Seasonal Tax Planning Tips
When your children go back to school and the leaves start falling from the trees, you need to start thinking about taxes. The year is coming to an end, and if you have a steady job then you should have a pretty good idea about what your total income is going to be for the year. Once you calculate your yearly income, you will know what tax bracket you fall in, and can make any necessary adjustments to your withholdings. If you have not paid enough, you can have your employer take out additional taxes from your paycheck. It will mean less money each month, but it sure beats having to pay the IRS a large payment in April. On the other hand, if you have overpaid your taxes then you can lower your withholdings and get a little extra holiday season cash.
The fall months are also your last chance to make any longer-term tax moves that cannot be made last minute come December. For example, if you plan to make a large charitable donation, then you will want to make it now so that you can make sure you get proper receipts and documentation. Finally, if you are trying to buy a house and take advantage of the $8,000 Federal tax credit then you are going to want to make sure you close escrow during the fall months. The credit expires on December 1st, and is unlikely to get extended into next year.
The winter months are always a busy time. Between holidays like Christmas, Chanukah, and New Year, taxes are probably the last thing on your mind. However, remember that December 31st is the end of the tax year, so if you plan to make any last minute purchases to lower your tax liability then time is running out. If you have any last minute donations to make, then you will want to drop them off as soon as possible. Additionally, you can do a few other things like paying your January mortgage payment early, or deferring extra income, to help keep your tax liability low.
Once the New Year begins, you are going to start getting your tax forms in the mail. Although you can technically file your return any time past the middle of January, most people typically wait until late March or April. If you do not want to file your return early, then you will at least want to start gathering your financial documents so that you are prepared for tax season.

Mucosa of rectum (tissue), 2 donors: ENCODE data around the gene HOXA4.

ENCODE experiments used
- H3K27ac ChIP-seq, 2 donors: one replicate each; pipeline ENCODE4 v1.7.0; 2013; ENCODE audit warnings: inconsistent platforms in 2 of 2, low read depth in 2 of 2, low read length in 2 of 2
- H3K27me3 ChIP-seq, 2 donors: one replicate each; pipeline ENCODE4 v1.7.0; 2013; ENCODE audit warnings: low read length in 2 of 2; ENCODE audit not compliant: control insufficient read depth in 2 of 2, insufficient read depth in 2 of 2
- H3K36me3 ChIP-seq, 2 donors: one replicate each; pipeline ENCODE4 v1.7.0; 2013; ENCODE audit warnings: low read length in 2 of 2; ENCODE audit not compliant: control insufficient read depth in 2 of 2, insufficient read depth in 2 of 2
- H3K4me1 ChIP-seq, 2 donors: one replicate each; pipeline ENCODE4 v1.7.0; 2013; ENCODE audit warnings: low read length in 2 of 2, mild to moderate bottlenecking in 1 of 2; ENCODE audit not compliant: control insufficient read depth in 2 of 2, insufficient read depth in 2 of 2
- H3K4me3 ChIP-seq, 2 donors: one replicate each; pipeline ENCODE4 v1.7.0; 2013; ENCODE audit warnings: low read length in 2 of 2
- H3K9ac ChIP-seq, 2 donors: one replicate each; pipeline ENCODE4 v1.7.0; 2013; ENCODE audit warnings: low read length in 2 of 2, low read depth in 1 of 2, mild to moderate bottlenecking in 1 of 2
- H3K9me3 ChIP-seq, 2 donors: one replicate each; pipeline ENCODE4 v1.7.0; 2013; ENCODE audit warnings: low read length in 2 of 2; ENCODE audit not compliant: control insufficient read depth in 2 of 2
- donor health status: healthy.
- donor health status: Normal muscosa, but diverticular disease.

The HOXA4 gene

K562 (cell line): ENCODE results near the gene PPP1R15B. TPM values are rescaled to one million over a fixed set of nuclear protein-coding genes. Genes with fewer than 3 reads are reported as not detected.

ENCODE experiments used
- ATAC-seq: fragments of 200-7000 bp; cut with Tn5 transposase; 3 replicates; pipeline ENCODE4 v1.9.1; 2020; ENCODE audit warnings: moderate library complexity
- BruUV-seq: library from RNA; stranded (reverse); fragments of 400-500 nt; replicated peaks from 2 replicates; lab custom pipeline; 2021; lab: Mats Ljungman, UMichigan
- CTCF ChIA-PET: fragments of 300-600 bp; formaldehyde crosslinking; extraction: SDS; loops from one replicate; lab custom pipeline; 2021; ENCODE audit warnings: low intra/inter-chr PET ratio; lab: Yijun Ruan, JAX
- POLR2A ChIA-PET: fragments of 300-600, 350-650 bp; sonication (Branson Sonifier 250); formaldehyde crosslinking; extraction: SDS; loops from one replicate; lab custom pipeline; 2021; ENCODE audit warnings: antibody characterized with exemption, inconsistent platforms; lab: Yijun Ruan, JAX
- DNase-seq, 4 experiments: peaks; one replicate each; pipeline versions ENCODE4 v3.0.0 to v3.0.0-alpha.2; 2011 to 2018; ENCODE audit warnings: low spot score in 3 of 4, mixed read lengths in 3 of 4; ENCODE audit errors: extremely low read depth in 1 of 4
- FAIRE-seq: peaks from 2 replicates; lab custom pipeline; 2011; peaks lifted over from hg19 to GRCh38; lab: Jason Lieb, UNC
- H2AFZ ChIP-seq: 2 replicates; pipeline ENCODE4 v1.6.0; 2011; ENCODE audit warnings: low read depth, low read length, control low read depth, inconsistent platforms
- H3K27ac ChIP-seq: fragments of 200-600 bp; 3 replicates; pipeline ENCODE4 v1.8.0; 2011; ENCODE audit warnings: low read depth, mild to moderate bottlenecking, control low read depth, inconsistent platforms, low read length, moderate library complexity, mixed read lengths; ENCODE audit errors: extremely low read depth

If you prepared early, then come spring you can quickly and painlessly file your tax return. April 15th is the deadline to get your return in, and the sooner you file the better. If you intend to have your return prepared by a tax professional, then try going before April to avoid the last minute rush. It’s also a good idea to go early so that your tax preparer is not rushed and can dedicate enough time to preparing the best return possible for you.
Fortunately the tax deadline lands right in the middle of the Spring season, so once you have filed your return you can sit back and enjoy the rest of your Spring. If you got a refund from the IRS then you might have a little extra money to spend. However, just remember that it is never too early to start planning for next tax season. Therefore you might want to use that refund to purchase a qualifying energy efficient appliance or even put a down payment on a tax friendly hybrid vehicle.
The summer season brings hot weather and relaxation. If you filed your return on time then you can enjoy the summer without worrying about your taxes. However, if you missed the IRS deadline then you will want to get your return filed as soon as possible. The longer you wait, the more you will have to pay in IRS penalties and fees.
In between BBQs and pool parties, you can also take advantage of the summer to get an early start on next tax season. Make sure you are keeping all of your financial documents in a safe place. If you do not have one, then go out and get yourself a file cabinet or a security box. Make sure that you are labeling all of your receipts, and that you are keeping all of your documents organized as you accumulate them. It is much easier to keep track of your finances when all of your records are in order, and will help you stay focused on tax planning throughout the year.